Sometime around 1984, writer and actor Fiona Samuel made a speech which became a rallying cry for many young or emerging film directors. It was about time, she declared, that Kiwi films stopped celebrating the "alienated, macho dickhead" as a national hero, and put their energies into exploring other kinds of characters.
Suddenly, the likes of Goodbye Pork Pie and Smash Palace seemed passé. The new crop of budding Kiwi auteurs had no interest in pursuing men alone across hostile landscapes. They were urban and chic, and much more likely to be influenced by European art cinema than their predecessors.
There were economic forces pushing filmmakers back into cities too. A combination of success and tax shelters brought hyper inflation to the film industry. By 1985, shooting a movie on location had become an impossible dream for most.
It was against this background that the TV drama series About Face was launched. The title of this series suggested both its thematic concerns, and the desire for a new direction - a cinema that was contemporary, urban, and artful.
Consistent with these goals, the producer of that series, Bridget Ikin sought to follow it up with fresh projects by directors who shared her vision. One of the first movies she managed to get off the ground was Alison Maclean's Talkback.
The fact that this remarkable film has somewhat slipped between the cracks of critical regard says more about the unfairly low status accorded short films than anything else. It's a wonderfully assured piece of drama, with a sensibility that evokes the cinema of northern and eastern Europe.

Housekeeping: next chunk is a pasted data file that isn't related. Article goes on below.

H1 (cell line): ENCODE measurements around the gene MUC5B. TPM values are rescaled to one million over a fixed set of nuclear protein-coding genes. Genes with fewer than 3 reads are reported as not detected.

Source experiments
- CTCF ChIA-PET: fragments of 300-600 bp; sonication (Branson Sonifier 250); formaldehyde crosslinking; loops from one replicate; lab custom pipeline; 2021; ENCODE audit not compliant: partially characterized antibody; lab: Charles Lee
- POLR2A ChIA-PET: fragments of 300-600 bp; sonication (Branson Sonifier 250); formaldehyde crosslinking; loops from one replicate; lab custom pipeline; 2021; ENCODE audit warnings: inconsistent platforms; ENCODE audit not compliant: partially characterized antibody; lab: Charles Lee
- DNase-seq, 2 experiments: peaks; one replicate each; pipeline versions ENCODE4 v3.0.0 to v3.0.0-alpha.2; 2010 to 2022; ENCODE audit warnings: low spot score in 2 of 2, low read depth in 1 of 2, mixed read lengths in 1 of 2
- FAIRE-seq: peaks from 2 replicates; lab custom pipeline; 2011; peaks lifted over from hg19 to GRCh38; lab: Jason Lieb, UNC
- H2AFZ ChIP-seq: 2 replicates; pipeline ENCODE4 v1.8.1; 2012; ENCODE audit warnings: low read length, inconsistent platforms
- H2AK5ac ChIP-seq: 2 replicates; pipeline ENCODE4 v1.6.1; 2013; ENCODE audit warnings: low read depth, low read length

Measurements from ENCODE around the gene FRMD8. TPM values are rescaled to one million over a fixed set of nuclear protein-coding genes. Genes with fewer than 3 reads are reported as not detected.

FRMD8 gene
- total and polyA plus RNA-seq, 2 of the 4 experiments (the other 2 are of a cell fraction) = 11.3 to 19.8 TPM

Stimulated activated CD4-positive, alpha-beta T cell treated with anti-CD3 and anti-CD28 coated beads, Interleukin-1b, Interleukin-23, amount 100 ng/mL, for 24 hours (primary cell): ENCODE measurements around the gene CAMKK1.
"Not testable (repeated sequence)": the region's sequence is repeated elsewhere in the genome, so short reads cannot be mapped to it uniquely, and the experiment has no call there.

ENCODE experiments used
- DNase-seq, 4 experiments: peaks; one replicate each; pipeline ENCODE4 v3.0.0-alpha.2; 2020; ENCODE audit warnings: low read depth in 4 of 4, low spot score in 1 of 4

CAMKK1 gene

Maclean was determined to do things a little bit differently. One of her bravest choices was bringing a female cinematographer over from Australia. Sally Bongers later lensed Jane Campion's debut feature, Sweetie (1989). Here she pictures downtown Auckland with a markedly fresh eye, capturing lurid, flourescent washed cityscapes, or drab interiors that poetically underscore the film's themes of dislocation and loneliness.
The script called for actors who could carry the plot's knife-edge shifts in tone, and Maclean found them in a couple of unique performers.
Lucy Sheehan had almost ridden out her fifteen minutes of fame, sandwiching this role between starring in Greg Stitt's A Fitting Tribute (1985), and Richard Riddiford's Zilch (1989). With her lisp, strange, not-quite-buck teeth, and off centre stare, she's a genuine original; attractive, but no cookie cutter heroine.
Exactly complementing Sheehan's offbeat charm is Peter Tait, whose performance is so note perfect, he really does feel like he phoned it in from a dingy hotel room - and that's meant in a good way. Tait would memorably re-team with Maclean as the phantom from the plumbing in Kitchen Sink.
Talkback is a quirky film, but never self-conscious or kooky. The drama is neatly contrived, yet it feels completely authentic. The picture's balance of narrative and style is acutely managed.
Bridget Ikin relocated to Australia, where she has produced a range of feature films, either solo or with her partner, John Maynard. Her most conspicuous recent success was Look Both Ways (2005) written and directed by Sarah Watts. It's a film that shares many of Talkback's best qualities.